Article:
So, you probably heard the news. Jacoby Ellsbury is reportedly joining the Yankees on a seven-year, $153 million contract, which also includes an eighth-year option that could increase the deal’s overall value to $169 million.
That’s a lot of dough — way too much for the Red Sox’ liking, it appears.
According to WEEI.com’s Rob Bradford, the Red Sox’ offer to Ellsbury was “a ways off” from the monstrous offer served up by the Yankees. Ellsbury’s agent, Scott Boras, had reportedly set the bar at 7-8 years early on in the offseason, and Boston wasn’t comfortable making that type of commitment to the 30-year-old outfielder.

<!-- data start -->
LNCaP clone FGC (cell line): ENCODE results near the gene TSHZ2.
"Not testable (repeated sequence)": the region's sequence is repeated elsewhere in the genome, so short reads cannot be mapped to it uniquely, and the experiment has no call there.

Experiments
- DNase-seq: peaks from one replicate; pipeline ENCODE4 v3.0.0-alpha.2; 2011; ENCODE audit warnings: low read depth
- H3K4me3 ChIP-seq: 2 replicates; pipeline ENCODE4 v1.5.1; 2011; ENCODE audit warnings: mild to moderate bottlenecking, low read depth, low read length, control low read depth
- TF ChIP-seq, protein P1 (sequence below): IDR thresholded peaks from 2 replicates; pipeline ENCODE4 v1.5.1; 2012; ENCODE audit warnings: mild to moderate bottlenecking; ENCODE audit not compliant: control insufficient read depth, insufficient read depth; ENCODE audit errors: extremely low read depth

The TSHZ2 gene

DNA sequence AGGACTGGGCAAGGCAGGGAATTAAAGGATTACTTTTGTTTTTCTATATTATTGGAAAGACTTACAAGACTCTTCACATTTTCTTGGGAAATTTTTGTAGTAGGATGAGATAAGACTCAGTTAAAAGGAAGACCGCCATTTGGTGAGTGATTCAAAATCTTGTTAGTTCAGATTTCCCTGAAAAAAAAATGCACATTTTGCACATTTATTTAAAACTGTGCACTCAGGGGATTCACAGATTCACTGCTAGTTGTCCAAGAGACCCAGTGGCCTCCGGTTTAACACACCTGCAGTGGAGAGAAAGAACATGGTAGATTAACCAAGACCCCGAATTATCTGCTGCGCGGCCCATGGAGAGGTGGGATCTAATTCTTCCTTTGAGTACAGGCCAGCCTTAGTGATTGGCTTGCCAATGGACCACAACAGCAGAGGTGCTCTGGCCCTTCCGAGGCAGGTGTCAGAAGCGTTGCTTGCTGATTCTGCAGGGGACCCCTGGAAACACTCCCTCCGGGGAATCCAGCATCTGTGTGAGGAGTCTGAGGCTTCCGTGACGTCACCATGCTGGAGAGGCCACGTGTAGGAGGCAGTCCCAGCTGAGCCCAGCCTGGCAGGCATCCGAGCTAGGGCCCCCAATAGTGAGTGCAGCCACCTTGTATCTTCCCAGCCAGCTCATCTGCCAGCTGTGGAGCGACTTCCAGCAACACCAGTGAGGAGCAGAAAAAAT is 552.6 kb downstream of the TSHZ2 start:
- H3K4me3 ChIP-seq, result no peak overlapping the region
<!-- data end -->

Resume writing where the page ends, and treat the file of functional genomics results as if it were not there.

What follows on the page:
The Red Sox have been reluctant to dole out big contracts in the wake of Carl Crawford‘s seven-year, $142 million deal that they’ve since dumped on the Dodgers. Red Sox president and CEO Larry Lucchino reiterated recently that the club’s preferred approach is to sign players to short-term deals, even if it requires paying more money. The approach, which was evident in the club’s dealings last offseason, has certainly worked out so far.
There’s no denying that Ellsbury is a dynamic player and will likely thrive in the Bronx, but the Yankees are certainly putting a lot of faith in his ability to stay healthy and produce at a high level for many years. The Red Sox apparently didn’t value the center fielder as highly despite their obvious appreciation for his contributions.